Net Neutrality Vote: The FCC may have killed the web as we know it
The Federal Communications Commission in the United States has voted to repeal 2015 protections on Net Neutrality, leaving the future of the web uncertain.
Despite months of public protests and objections from the biggest web companies on the planet, the Obama-era laws have been struck down.
Controversial FCC chairman Ajit Pai voted in favour of ending Net Neutrality, along with two fellow Republican commissioners.
As widely expected, the vote passed 3-2, with only the two Democratic commissioners standing against the changes.
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As a result of the vote, the internet will no longer have Title II protections, meaning that Internet Service Providers (ISPs) will have much more power over what consumers can access, and at what speed.
For example — in the worst case scenario floated by proponents of a free and open internet — web users may need to pay extra to access premium sites like Netflix, in the same way they pay cable providers to access premium television channels like HBO.
ISPs will also have the power to throttle services from rival companies in order to give its own platforms an advantage.
So, if it chose to, the Comcast XFINITY broadband service could limit speeds at which customers can access the DirecTV Now streaming service, owned by its big rival AT&T.
Wrong side of history
In a statement, Commissioner Jessica Rosenworcel, a Democrat who voted in vain to maintain the current protections, wrote: “Net neutrality is internet freedom. I support that freedom. I dissent from this rash decision to roll back net neutrality rules. I dissent from the corrupt process that has brought us to this point. And I dissent from the contempt this agency has shown our citizens in pursuing this path today.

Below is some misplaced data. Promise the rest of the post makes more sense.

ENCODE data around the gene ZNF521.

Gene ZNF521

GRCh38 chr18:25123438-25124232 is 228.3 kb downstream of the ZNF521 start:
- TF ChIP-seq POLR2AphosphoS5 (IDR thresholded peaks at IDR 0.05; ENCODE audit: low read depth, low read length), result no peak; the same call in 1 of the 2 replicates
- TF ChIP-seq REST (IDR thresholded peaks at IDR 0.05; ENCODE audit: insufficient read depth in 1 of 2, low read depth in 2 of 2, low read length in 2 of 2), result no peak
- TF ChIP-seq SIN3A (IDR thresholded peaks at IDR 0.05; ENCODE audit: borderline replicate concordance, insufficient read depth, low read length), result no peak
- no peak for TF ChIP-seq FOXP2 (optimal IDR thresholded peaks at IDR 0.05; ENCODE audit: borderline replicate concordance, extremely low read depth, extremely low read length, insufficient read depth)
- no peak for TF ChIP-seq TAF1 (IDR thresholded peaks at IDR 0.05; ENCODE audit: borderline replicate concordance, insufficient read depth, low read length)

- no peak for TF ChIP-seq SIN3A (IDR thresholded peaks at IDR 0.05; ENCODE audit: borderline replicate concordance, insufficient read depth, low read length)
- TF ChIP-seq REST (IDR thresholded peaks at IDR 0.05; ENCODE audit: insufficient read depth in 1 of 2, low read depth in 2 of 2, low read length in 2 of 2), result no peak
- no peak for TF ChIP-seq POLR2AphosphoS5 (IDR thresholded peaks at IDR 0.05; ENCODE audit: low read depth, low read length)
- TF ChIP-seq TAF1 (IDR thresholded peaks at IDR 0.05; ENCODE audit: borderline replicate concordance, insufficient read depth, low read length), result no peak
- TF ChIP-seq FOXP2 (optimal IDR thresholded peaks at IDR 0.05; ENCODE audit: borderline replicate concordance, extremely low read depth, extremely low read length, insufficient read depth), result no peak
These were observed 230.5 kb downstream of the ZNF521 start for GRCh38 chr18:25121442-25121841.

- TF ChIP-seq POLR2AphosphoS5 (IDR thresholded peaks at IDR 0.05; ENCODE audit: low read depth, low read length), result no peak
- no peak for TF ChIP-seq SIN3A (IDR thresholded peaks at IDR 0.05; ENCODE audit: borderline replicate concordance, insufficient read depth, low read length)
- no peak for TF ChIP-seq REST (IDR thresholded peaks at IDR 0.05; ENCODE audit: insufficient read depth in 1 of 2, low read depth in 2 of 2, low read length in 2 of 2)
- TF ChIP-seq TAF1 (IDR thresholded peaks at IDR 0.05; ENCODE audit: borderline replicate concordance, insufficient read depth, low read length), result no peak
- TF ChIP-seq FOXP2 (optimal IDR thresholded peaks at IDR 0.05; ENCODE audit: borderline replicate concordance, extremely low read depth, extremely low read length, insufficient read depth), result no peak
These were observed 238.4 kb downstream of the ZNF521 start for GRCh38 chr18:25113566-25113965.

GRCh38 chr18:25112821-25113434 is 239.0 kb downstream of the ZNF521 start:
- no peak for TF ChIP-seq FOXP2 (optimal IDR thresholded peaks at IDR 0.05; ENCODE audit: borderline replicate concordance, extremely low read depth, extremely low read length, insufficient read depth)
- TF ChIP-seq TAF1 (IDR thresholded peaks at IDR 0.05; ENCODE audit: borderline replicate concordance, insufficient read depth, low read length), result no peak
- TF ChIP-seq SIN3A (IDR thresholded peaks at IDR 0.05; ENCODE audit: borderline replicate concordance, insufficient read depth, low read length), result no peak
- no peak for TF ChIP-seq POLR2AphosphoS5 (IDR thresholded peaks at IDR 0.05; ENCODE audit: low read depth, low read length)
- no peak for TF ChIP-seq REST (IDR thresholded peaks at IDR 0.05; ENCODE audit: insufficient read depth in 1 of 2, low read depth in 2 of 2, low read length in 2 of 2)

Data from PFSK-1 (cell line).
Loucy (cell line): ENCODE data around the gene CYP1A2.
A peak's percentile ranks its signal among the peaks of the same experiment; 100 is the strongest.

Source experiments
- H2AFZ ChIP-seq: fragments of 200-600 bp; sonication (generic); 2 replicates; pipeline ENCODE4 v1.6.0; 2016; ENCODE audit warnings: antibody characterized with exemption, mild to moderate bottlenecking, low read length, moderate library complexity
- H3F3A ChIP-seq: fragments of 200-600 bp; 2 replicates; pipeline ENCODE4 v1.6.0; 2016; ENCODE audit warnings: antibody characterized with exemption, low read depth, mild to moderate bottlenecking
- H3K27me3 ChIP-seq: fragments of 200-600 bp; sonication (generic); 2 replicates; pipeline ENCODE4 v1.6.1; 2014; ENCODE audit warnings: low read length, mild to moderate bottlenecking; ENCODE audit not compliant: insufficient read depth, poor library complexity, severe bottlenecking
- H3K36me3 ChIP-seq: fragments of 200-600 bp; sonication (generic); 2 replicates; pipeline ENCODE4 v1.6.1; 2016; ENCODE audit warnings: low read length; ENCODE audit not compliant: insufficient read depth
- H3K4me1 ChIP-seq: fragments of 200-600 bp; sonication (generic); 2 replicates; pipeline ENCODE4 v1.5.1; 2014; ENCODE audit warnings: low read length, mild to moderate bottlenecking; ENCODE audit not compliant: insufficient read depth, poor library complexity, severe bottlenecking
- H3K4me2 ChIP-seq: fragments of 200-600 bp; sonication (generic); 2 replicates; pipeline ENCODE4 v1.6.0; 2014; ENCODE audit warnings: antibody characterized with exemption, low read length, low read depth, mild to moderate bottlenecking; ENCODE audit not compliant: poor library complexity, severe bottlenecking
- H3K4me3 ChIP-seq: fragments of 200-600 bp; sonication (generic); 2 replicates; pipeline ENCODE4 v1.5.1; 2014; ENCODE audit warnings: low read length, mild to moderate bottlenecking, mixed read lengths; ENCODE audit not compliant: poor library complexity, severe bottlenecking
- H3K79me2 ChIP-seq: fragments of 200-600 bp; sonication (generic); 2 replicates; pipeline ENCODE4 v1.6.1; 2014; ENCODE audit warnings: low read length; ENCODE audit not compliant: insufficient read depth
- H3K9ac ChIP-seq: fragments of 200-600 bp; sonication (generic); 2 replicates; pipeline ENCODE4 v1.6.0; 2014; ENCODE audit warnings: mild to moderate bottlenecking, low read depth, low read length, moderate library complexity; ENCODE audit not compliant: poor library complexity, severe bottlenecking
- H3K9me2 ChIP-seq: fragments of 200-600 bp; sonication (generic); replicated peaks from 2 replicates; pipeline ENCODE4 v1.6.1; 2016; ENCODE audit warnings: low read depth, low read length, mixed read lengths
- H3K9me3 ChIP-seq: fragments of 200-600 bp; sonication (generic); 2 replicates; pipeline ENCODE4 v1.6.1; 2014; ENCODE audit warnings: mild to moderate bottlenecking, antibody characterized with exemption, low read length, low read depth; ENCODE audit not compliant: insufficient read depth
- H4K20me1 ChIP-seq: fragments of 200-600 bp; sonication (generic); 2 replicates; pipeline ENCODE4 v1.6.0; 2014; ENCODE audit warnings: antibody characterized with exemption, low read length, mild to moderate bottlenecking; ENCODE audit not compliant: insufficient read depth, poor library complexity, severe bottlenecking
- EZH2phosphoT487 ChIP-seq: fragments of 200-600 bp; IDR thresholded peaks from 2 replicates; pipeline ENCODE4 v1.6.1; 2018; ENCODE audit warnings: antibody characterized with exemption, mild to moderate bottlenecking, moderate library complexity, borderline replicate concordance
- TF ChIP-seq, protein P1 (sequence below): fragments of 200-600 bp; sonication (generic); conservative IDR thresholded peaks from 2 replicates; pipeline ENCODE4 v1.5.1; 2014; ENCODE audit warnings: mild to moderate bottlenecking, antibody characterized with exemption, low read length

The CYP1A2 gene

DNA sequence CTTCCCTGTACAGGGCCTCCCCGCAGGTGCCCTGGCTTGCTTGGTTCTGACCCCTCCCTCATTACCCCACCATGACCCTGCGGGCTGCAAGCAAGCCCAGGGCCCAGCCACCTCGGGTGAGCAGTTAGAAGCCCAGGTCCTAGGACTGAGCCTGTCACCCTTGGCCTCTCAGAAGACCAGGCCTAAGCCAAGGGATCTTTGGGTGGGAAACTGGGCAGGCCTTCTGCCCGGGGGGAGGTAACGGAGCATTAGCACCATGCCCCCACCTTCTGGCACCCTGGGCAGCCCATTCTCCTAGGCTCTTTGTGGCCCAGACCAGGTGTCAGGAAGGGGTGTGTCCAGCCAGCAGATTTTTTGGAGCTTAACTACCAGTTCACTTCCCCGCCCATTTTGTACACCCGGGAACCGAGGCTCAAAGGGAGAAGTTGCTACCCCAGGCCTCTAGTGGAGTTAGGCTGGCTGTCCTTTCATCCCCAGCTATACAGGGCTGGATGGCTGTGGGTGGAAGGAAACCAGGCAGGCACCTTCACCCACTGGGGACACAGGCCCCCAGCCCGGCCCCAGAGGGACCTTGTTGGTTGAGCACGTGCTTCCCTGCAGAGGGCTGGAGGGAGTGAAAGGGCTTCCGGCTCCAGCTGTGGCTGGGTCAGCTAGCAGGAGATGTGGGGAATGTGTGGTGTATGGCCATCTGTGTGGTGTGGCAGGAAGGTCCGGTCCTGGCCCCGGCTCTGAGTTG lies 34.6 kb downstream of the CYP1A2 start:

“This decision puts the Federal Communications Commission on the wrong side of history, the wrong side of the law, and the wrong side of the American public.”
The FCC has long brushed aside protestors’ fears that repealing the laws would result in the a dramatic shift in the way the net operates.
In a press release outed by the Commission following the vote, it said the ruling simply returned the conditions in place before the 2015 regulations were passed.
The FCC says the repeal will benefit competition in the marketplace and give the Federal Trade Commission more power to step in when providers misbehave.
The release read: “Following detailed legal and economic analysis, as well as extensive examination of comments from consumers and stakeholders, the Commission reversed the FCC’s 2015 heavy-handed utility-style regulation of broadband Internet access service, which imposed substantial costs on the entire Internet ecosystem. In place of that heavy-handed framework, the FCC is returning to the traditional light-touch framework that was in place until 2015.
“Moreover, the FCC today also adopted robust transparency requirements that will empower consumers as well as facilitate effective government oversight of broadband providers’ conduct. In particular, the FCC’s action today has restored the jurisdiction of the Federal Trade Commission to act when broadband providers engage in anticompetitive, unfair, or deceptive acts or practices.”
Are you confident the repeal won’t have too great an effect on the web as we know it? Or are there more sinister forces at work here? Drop us a line @TrustedReviews on Twitter.